Over 60% of the groups were created in just the last three months, according to the report. The 125 groups have nearly 73,000 members, though it’s unclear how many individuals may belong to multiple groups. 

About 50% of the groups’ members have joined within the last 30 days. 

The groups have flourished despite Facebook community guidelines that prohibit facilitating, organizing or promoting “harmful activities targeted at people.” The guidelines also ban “statements of intent to commit high-severity violence.”

Daniel E. Stevens, executive director of Campaign for Accountability, the umbrella organization under which TTP operates, told HuffPost in a statement Thursday that “Facebook’s failure to stop their platform from being used as an organizing tool for extremists is completely unacceptable.” 

“There is nothing subtle about how these extremist groups are using Facebook’s platform to advance their cause,” Stevens said. “Boogaloo proponents are not simply discussing ideas or political views; they are directly advocating for violent action and tactically planning how to defeat government entities.”

There are 125 anti-government extremist groups on Facebook devoted to the "boogaloo," a far-right term for what they believe
There are 125 anti-government extremist groups on Facebook devoted to the “boogaloo,” a far-right term for what they believe is a coming civil war. The groups have proliferated during the coronavirus crisis.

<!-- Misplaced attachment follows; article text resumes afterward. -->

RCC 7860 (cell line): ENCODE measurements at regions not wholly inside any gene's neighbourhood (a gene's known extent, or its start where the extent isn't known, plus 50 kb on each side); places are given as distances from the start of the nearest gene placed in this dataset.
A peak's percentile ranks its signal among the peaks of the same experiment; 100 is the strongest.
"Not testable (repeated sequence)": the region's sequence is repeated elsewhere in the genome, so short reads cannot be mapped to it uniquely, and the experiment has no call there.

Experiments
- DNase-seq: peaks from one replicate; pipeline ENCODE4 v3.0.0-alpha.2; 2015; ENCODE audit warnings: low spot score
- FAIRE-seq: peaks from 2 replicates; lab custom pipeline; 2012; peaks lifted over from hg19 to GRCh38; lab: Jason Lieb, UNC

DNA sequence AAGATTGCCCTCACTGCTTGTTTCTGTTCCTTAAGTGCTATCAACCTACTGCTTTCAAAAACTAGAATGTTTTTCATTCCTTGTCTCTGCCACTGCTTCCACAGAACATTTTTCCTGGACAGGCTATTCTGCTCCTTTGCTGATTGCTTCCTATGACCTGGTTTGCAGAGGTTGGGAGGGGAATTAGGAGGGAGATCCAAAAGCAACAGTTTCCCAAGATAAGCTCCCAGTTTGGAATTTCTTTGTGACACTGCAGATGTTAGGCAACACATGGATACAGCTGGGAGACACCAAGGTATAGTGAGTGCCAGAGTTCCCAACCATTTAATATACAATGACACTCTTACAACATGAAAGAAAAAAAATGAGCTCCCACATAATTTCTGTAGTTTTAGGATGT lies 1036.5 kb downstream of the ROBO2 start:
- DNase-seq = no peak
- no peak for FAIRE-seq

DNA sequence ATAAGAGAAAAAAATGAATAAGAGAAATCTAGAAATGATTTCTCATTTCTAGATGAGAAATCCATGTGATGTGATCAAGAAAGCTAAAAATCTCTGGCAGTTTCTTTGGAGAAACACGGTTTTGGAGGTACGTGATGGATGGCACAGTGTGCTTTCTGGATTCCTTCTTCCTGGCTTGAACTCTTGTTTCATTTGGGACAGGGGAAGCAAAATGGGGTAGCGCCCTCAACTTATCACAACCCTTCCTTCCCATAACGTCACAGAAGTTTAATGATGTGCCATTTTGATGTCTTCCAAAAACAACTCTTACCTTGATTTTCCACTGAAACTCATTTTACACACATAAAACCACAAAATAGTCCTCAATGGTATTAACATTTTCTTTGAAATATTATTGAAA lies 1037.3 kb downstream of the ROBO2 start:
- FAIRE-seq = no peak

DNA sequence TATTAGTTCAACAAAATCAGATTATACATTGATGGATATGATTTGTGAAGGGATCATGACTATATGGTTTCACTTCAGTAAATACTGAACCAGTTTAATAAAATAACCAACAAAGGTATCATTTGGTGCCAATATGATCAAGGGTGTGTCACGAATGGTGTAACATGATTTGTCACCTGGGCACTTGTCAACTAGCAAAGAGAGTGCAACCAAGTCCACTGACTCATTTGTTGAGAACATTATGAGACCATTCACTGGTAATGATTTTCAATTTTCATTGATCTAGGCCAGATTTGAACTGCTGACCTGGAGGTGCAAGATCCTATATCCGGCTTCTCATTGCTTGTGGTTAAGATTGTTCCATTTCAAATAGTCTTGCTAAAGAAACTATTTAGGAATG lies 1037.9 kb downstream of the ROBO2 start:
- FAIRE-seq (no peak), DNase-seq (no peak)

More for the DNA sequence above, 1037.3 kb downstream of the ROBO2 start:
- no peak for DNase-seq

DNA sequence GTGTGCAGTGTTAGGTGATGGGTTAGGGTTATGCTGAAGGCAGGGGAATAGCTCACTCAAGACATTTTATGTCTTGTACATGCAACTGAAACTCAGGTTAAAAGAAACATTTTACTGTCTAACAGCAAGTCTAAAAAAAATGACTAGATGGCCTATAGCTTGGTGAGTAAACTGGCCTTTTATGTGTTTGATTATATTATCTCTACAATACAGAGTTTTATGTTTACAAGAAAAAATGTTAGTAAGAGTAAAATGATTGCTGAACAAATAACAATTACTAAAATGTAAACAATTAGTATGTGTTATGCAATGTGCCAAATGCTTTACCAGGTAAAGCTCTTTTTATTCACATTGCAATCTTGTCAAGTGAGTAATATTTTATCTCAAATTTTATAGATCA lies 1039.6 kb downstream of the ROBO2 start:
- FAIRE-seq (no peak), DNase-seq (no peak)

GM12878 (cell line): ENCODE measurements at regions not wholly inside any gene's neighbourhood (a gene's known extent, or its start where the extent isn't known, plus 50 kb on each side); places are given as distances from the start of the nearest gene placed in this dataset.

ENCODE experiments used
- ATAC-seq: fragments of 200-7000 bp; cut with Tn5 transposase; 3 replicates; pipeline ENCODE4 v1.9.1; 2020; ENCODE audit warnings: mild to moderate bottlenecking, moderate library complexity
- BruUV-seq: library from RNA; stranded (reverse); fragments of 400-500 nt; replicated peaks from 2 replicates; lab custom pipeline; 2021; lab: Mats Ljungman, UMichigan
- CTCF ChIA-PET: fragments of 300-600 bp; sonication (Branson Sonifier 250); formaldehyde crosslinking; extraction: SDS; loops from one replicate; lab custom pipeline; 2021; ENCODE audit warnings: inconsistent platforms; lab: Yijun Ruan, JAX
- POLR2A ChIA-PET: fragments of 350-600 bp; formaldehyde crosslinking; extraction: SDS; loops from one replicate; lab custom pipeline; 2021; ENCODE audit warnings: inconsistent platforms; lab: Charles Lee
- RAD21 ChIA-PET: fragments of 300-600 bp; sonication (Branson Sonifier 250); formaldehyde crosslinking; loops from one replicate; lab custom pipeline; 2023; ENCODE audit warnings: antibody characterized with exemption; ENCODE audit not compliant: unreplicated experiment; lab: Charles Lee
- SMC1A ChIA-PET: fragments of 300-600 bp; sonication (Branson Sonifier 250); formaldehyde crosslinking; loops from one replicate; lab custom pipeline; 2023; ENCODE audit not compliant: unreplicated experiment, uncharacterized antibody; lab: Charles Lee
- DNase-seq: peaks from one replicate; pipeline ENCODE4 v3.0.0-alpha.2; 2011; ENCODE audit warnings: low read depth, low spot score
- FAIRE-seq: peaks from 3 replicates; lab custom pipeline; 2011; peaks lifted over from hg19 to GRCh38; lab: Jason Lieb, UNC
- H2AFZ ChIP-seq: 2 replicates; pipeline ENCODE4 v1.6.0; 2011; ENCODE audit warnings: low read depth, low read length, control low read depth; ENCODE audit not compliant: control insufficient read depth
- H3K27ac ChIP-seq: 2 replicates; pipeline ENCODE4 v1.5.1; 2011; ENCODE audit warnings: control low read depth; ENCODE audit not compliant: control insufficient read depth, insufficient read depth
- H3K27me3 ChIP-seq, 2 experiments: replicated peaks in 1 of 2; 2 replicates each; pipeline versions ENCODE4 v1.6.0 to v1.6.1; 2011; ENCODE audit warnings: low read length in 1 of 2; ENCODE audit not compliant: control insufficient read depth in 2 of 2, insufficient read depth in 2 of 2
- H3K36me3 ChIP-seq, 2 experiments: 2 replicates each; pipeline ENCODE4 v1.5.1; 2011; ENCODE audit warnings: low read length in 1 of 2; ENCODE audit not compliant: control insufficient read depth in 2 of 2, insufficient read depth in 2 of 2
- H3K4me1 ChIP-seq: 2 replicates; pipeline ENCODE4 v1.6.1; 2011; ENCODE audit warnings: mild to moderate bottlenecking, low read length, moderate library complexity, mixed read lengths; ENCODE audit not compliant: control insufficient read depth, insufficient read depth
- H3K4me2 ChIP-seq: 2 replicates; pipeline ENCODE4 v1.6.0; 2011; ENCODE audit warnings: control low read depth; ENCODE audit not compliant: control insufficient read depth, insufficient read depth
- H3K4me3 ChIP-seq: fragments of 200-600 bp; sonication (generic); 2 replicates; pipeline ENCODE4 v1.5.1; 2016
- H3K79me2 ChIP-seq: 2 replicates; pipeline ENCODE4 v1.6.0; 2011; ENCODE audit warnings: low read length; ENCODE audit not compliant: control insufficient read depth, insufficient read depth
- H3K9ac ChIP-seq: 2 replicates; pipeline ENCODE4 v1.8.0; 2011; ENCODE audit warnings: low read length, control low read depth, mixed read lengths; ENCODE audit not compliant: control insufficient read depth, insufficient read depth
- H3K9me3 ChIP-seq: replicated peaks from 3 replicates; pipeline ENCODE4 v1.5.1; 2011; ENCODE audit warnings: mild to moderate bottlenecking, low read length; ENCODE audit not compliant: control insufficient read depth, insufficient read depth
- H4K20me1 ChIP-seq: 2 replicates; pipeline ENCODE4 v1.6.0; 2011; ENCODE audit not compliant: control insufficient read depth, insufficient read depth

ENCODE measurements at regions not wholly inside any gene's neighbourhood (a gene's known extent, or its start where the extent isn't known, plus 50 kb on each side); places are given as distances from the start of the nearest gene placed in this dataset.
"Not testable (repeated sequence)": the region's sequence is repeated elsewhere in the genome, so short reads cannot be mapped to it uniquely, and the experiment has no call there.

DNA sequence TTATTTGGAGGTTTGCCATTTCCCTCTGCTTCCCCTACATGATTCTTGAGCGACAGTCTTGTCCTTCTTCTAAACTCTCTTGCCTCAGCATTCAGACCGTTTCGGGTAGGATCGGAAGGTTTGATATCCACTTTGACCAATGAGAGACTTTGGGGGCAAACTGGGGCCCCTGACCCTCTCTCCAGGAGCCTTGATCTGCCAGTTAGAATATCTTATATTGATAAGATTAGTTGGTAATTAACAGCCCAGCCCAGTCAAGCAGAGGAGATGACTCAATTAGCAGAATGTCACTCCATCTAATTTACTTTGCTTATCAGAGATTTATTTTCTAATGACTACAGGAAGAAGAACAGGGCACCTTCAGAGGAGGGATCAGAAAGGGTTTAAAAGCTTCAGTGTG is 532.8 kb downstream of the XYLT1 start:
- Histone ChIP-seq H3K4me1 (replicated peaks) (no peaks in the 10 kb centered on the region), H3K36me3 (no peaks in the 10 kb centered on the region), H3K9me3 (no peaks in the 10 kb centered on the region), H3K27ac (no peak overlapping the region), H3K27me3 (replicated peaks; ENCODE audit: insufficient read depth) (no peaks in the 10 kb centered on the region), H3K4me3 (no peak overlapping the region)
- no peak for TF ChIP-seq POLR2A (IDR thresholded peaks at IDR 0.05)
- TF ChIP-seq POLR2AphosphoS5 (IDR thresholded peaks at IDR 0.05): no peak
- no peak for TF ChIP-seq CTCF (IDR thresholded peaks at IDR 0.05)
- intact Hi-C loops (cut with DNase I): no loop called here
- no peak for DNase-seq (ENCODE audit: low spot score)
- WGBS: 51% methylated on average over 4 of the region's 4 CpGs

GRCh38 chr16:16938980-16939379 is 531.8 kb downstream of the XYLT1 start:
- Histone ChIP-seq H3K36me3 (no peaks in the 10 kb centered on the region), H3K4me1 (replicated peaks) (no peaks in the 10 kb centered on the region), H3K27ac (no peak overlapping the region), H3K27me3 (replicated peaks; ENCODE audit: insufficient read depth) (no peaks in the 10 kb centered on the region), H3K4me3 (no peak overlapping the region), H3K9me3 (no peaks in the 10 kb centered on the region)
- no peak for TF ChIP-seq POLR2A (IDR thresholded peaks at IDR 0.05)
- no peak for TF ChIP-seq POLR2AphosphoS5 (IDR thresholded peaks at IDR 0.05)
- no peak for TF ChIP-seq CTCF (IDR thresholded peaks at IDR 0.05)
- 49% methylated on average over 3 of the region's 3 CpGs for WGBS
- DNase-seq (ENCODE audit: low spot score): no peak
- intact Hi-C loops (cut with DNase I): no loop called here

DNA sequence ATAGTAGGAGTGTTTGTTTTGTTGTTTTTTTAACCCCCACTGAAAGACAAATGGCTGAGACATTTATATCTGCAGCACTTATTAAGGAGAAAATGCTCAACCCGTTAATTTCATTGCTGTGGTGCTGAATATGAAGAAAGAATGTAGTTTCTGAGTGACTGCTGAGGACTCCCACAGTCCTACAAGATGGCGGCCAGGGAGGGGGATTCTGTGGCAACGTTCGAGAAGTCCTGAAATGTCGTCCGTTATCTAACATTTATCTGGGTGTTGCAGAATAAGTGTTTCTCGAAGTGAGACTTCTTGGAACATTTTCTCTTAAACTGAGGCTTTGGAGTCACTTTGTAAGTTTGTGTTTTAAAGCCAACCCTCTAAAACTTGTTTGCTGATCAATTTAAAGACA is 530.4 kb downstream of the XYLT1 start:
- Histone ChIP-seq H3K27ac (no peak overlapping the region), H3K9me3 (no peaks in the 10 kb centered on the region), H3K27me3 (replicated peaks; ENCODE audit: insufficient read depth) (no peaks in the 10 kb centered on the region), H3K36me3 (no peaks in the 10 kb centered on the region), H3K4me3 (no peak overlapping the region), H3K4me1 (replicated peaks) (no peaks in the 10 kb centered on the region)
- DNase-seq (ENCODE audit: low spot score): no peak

A meme posted to the Facebook page of a group devoted to the “boogaloo,” a far-right term used to describe a coming civil war
A meme posted to the Facebook page of a group devoted to the “boogaloo,” a far-right term used to describe a coming civil war.

In a statement to HuffPost Thursday, a Facebook spokesperson claimed the company is aware of the boogaloo groups.  

“We’ve removed groups and Pages who’ve used this and related terms for violating our policies,” the spokesperson said.

None of the handful of boogaloo groups specifically named in TTP’s report summary had been taken down as of Friday morning. 

“We’re reviewing the content referenced in this report and will enforce against any violations,” the Facebook spokesperson said. 

The potential for real-world violence by these groups came into focus earlier this week, when an Arkansas boogaloo enthusiast named Aaron Swenson live-streamed himself on Facebook driving around Texarkana, Texas, allegedly looking for a police officer to shoot and kill. 

Comments left on the livestream showed some users endorsing attacking police officers. Other users suggested people call 911. Swenson was eventually arrested, according to the local police department. 

A review of his Facebook page by TTP found that he “liked” over a dozen boogaloo pages, including a prominent boogaloo page called the Thicc Boog Line.